Inner City OutingsBole served for five years as chair of Inner City Outings in New York City (photo right), a Sierra Club community outreach program that provides opportunities for urban kids to explore the natural world. Bole described how taking these kids out into the wilderness provides them with a “visual perspective” you can’t get in the inner city where the only visual perspective is the view down the block. “Seeing the vast space in the wild changes your brain chemistry, expands your concept of what is possible. The kids bring that back to the rest of their life. That connectedness to nature makes it easier to connect with people—break down barriers. The experience helps kids expand the same way that reading expands a person. It’s again about stories. I want to be part of that same kind of process at IBPA in a collaborative way.” For the past year, Bole has led weekend wilderness trips with Discover Outdoors (www.discoveroutdoors.com). She is a certified Wilderness First Responder and licensed New York State Wilderness Guide.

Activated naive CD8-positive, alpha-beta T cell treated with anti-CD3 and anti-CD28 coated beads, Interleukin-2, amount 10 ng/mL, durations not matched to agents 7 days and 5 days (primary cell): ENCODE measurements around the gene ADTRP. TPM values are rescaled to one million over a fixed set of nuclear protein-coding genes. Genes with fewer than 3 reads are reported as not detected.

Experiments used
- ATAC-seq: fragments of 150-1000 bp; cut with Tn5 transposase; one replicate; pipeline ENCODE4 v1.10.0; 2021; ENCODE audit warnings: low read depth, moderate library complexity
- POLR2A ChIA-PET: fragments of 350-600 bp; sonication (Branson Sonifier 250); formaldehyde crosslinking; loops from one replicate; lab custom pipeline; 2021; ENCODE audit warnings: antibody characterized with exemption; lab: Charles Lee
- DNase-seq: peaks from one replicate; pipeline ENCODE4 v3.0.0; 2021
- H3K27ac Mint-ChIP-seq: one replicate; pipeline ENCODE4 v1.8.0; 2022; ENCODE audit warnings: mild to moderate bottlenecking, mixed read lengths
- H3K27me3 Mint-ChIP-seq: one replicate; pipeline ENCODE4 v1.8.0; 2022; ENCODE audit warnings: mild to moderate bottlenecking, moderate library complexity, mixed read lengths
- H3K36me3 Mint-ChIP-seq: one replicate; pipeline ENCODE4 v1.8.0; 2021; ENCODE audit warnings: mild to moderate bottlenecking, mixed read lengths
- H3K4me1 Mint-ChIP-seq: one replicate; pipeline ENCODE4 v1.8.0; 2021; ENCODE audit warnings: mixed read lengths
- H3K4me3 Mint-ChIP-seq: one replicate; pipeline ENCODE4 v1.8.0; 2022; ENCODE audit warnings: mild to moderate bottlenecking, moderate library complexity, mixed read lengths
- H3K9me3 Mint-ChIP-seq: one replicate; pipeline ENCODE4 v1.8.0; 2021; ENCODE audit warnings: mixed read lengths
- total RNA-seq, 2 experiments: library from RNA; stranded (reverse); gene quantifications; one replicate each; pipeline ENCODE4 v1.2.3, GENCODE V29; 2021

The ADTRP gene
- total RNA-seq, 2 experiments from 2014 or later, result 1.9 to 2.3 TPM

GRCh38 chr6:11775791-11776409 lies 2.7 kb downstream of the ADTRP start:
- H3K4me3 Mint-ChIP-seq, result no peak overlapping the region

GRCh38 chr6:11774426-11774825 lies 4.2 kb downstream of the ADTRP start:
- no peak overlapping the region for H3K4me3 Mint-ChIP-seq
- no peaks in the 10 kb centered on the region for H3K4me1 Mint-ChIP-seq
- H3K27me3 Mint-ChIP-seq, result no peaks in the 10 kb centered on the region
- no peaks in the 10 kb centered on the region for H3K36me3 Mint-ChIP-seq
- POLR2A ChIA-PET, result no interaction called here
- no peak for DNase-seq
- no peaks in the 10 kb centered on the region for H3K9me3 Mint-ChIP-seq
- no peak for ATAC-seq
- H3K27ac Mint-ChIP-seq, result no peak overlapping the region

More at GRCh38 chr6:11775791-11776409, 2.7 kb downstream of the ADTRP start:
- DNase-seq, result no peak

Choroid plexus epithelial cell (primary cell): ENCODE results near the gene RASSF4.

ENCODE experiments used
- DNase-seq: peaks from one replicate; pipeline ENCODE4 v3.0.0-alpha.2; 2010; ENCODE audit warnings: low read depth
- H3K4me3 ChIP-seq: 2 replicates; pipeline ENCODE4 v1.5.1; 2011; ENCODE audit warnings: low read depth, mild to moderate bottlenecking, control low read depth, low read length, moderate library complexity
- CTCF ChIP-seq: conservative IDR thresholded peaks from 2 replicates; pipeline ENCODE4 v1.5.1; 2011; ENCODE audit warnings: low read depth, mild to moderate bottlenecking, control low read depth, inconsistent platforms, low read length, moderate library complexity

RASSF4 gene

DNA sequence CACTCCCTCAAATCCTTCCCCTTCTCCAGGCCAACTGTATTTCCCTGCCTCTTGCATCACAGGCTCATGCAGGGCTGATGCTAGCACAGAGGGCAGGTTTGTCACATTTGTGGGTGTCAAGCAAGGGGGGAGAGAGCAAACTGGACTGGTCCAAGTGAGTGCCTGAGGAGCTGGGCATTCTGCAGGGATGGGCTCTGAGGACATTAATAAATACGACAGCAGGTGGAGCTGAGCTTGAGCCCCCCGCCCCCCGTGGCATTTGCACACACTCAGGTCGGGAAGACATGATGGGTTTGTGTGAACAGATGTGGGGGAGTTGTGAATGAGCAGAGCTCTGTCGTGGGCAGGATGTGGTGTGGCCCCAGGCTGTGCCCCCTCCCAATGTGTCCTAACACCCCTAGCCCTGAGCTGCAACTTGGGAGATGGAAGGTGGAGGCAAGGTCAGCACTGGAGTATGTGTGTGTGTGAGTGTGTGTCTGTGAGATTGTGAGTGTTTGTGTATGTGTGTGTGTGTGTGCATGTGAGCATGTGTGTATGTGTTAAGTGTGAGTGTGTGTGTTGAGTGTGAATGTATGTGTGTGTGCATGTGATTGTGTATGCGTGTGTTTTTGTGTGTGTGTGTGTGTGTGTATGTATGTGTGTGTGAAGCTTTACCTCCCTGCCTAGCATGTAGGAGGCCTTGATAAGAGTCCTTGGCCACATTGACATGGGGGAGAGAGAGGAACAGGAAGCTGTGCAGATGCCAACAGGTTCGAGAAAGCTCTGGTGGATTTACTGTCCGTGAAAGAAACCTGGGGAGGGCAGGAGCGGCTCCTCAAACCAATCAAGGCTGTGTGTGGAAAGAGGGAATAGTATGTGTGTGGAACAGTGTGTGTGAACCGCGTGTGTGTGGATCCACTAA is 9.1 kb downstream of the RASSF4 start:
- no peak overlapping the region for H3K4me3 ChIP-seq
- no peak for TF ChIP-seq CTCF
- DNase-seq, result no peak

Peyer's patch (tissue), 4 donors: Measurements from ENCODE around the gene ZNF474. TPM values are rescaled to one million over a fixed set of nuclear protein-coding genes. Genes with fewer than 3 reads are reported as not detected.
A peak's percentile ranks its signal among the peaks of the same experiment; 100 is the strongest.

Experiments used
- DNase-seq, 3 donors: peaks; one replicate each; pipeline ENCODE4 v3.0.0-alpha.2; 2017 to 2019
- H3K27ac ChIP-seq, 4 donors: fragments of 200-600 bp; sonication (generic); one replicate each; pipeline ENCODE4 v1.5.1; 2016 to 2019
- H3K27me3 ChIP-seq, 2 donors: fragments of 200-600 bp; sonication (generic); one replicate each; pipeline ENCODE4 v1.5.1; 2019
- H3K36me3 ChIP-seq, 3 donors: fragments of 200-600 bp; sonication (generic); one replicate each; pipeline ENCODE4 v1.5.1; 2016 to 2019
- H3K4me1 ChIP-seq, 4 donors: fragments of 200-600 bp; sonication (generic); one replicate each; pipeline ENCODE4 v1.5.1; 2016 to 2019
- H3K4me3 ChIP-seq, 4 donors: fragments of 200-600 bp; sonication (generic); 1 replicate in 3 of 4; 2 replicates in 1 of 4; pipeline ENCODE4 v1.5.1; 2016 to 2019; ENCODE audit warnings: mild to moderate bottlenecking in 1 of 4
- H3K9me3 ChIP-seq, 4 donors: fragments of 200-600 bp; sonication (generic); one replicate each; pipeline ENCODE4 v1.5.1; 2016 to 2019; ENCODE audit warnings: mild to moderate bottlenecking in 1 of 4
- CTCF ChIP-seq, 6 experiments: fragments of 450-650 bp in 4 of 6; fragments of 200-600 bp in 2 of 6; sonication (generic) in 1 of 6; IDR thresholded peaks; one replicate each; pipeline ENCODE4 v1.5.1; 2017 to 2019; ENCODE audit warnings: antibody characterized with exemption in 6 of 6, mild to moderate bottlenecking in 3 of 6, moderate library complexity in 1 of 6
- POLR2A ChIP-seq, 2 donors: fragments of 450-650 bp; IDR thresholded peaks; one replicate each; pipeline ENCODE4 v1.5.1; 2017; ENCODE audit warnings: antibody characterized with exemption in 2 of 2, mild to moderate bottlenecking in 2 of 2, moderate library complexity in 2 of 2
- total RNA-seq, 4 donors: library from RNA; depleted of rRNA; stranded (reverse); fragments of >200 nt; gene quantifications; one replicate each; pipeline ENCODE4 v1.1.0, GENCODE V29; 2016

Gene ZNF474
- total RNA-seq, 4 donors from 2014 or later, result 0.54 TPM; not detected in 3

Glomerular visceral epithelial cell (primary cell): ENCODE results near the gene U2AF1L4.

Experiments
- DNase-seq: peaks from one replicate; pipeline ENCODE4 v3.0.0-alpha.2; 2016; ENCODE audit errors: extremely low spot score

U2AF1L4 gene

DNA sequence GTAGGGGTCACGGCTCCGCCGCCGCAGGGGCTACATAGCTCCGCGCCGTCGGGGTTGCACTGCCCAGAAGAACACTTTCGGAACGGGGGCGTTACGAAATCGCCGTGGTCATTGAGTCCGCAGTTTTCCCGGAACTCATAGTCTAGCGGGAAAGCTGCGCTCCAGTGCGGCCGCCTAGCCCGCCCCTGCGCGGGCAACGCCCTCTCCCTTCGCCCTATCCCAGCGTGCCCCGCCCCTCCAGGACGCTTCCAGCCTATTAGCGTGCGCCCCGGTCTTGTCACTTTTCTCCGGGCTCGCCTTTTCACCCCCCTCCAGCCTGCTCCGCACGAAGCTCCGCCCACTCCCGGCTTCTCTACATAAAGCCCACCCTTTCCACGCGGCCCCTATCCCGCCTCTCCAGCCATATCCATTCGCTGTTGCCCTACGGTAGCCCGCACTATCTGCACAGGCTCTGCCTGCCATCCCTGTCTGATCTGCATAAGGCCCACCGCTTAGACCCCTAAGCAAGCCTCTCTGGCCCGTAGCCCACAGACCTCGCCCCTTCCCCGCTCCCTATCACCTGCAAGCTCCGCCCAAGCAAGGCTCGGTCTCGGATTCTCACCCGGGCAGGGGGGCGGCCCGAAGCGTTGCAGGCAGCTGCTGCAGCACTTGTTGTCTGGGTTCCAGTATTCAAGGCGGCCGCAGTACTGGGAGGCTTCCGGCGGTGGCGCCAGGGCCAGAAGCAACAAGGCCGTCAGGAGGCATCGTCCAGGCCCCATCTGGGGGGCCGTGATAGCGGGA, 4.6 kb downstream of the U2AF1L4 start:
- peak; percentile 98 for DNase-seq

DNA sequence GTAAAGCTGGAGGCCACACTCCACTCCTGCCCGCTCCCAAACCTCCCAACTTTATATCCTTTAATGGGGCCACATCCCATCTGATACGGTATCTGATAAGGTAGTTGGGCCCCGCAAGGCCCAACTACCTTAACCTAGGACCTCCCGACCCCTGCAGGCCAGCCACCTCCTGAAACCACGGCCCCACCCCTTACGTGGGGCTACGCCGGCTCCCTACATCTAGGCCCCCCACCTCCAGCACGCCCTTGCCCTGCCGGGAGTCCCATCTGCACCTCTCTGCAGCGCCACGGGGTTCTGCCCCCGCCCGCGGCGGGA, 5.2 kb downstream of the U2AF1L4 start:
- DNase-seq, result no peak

When the IBPA Board hired Bole, they did not require that she move to California. She will return to NYC in November and possibly travel back and forth as needed. When asked if she will eventually move to California, Bole said, “We’ll see. Life is long, and things change.”

Bole is aware of an East Coast/West Coast dynamic to publishing. The East is the epicenter of publishing historically. The West is more open, with a “new vibe” in terms of how one might get stories out. She offers an online example [www.cowbird.com] of new ways to get stories out, some which combine formats—multimedia, text, photos, video, audio, etc. She likes it when people are thoughtful about what’s happening—that “bodes well for positive evolution.”